Browse results

Bruce D. Chilton and Darrell Bock

Edited by Porter Stanley E., Richard Hess and John Jarick

This multi-volume series fills a significant gap in biblical studies by providing a literary commentary on the Greek text of the Septuagint. The Septuagint is widely recognized as one of the most important interpretations of the Old Testament and one of the most important sources for New Testament study. Whereas there has been much attention devoted to the two testaments, with numerous commentary series having been written, the Septuagint has been virtually neglected as a set of primary texts used by Jewish and Christian religious communities in the Greco-Roman world.

Each commentary follows a format well known in Greek-text commentaries. This includes an introduction to the textual history of the biblical book and consideration of other historical, theological and related topics. The commentary proper includes the Greek text based upon a single Greek manuscript, a translation of this text, and a section-by-section commentary. This commentary series includes commentaries on the individual books of the Septuagint in their own right, without extended reference to the Hebrew text.

The series has published an average of 1,5 volumes per year over the last 5 years.

Edited by Francesca Calabi

Studies in Philo of Alexandria publishes monographs and collections of essays focusing on the study of Philo of Alexandria and his cultural environment. The series aims to present a wide spectrum of studies covering the religious and philosophical background as well as the main streams of thought of his time.

The series welcomes contributions on philosophical, historical, exegetical, and theological subjects as well as studies on literary issues.

The series published two volumes over the last 5 years.
This series is devoted to the study of the LXX, textual criticism, manuscript witnesses and other versions, as well as its literature, historical milieu, and thought. “Cognate studies” refers mainly to the Jewish apocrypha and pseudepigrapha of the Hellenistic period, and the subsequent development of this literature in Judaism and early Christianity. The series is cosponsored by the International Organization for Septuagint and Cognate Studies (IOSCS).
The Supplements to Vetus Testamentum series covers the whole range of Old Testament study, including Septuaginta studies, Ugaritic research relevant to the study of the Old Testament, Hebrew studies, studies in ancient Israelite history and society, and studies in the history of the discipline. There are both monographs and collective volumes, the latter including the Proceedings of the Triennial International Congresses of the International Organization for the Study of the Old Testament.


Scripture as Written and Read in Antiquity

M.C.A. Korpel and Paul Sanders

The Pericope series aims at making available data on unit delimitation found in biblical and related manuscripts to the scholarly world and provides a platform for evaluating hitherto largely neglected evidence for the benefit of biblical interpretation.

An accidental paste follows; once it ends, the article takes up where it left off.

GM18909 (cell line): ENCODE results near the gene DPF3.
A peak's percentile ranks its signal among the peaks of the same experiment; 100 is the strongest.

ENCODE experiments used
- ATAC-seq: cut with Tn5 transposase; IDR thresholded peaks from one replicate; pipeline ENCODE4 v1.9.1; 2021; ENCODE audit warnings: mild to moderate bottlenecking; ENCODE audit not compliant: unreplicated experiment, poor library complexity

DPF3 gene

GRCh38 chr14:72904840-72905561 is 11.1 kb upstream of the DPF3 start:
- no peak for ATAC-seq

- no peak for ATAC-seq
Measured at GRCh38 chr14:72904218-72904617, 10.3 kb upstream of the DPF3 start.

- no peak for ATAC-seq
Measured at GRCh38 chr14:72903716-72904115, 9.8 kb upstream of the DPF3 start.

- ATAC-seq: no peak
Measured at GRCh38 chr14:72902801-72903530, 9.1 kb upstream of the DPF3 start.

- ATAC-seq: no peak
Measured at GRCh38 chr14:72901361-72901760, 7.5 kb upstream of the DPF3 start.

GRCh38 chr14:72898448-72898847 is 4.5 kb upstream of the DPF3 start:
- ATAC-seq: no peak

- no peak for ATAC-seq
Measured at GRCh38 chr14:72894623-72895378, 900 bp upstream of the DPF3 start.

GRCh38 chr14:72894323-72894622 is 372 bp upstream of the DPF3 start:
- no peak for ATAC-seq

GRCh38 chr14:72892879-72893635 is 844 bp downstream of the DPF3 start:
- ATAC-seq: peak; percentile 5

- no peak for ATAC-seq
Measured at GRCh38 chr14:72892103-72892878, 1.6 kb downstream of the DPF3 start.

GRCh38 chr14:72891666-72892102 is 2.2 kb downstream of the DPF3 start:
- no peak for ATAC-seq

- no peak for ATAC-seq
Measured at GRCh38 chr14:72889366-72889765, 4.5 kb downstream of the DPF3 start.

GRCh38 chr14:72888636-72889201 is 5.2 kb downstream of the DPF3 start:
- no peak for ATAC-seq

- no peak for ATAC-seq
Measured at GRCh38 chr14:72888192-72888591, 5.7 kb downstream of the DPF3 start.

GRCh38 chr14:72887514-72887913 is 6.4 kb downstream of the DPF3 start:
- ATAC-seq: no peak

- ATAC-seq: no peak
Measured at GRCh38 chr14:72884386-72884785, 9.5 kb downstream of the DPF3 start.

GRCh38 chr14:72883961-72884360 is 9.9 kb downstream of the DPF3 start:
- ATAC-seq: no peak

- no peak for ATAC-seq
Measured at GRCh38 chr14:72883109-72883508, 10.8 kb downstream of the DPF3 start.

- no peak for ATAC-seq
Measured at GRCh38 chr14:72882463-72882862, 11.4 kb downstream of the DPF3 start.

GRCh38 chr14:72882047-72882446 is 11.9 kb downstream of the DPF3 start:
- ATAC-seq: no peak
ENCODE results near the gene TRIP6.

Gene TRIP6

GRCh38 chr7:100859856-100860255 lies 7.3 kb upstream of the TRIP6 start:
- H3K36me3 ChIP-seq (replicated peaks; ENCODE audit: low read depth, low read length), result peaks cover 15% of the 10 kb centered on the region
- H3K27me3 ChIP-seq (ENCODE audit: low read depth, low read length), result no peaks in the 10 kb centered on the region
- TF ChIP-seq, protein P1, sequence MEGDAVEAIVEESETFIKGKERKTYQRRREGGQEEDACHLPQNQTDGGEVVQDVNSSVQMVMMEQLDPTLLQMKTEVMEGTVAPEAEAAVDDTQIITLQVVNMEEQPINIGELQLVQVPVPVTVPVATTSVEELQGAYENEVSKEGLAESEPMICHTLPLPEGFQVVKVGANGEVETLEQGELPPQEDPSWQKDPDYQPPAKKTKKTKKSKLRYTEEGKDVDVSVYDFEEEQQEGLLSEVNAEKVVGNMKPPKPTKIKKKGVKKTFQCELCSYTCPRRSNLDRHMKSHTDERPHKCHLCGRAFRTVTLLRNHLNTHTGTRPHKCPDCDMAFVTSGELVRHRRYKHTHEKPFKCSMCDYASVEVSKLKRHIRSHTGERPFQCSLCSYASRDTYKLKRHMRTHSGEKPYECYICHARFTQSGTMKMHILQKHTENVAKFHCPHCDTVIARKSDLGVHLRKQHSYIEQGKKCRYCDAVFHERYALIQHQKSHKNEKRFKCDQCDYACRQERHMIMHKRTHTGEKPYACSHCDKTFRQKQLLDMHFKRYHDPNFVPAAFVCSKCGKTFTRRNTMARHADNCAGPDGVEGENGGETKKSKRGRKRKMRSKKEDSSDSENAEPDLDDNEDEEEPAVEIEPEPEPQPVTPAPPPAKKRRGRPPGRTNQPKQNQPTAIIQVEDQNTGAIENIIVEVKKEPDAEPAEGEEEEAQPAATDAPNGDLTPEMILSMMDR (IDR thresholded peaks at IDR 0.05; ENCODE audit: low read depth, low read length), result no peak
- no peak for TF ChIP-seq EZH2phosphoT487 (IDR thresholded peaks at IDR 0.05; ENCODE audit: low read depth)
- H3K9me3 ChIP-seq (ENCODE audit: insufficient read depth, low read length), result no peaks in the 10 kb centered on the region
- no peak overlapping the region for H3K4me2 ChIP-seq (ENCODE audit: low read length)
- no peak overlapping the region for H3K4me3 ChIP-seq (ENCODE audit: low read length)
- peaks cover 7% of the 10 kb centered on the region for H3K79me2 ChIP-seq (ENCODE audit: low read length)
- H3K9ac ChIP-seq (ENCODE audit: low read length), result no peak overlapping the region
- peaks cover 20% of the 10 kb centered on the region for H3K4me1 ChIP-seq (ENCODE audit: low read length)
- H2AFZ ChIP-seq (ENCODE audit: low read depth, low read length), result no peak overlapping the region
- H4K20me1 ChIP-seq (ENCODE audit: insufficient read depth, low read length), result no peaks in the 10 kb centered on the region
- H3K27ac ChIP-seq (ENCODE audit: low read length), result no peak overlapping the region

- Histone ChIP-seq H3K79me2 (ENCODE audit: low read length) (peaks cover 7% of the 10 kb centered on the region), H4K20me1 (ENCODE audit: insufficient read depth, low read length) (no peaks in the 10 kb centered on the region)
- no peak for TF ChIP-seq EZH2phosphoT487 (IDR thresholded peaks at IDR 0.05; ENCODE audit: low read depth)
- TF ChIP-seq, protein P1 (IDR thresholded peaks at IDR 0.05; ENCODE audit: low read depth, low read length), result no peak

Edited by René Bloch and Karina Hogan

The Journal for the Study of Judaism Supplement Series provides a forum for the publication of scholarly works on all aspects of Judaism from the Persian period through Late Antiquity. The scope of the Supplement Series corresponds to the scope of the journal. Volumes may be devoted to literary, socio-historical, religio-historical or theological themes, and may be written from any methodological perspective. Volumes of essays are welcome, provided that they have a coherent theme. Volumes dealing with the influence of Judaism on early Christianity also fall within the scope of the series.

The series uses the SBL Handbook of Style Second Edition as its formatting and style standard.

The series published an average of 3,5 volumes per year over the last 5 years.

Edited by Schoors

Edited by Borbone and Konrad Jenner

The Peshitta, the Syriac translation of the Old Testament, was made on the basis of the Hebrew text during the second century CE, whilst some books outside the Hebrew canon may have been translated at a later stage on the basis of a Greek text. It is an important source for our knowledge of the text of the Old Testament. Its language is also of great interest to linguists. Moreover, as Bible of the Syriac Churches it is used in sermons, commentaries, poetry, prayers, and hymns. Many terms specific to the spirituality of the Syriac Churches have their origins in this ancient and reliable version. The present edition, published by the Peshitta Institute of the Vrije Universiteit in Amsterdam on behalf of the International Organization for the Study of the Old Testament, is the first scholarly edition of this text. It presents the evidence of all known ancient manuscripts and gives full introductions to the individual books.

The series published an average of two volumes per year over the last 5 years (update 2017).

Monographs of the Peshitta Institute

Studies in the Syriac Versions of the Bible and their Cultural Contexts

Edited by Sebastian Brock, Sidney Griffith, Konrad Jenner, A. van der Kooij, Takamitsu Muraoka and Wido Th. van Peursen

Scholarly studies on the Syriac translations of the Old and New testament.

The series published three volumes over the last 5 years.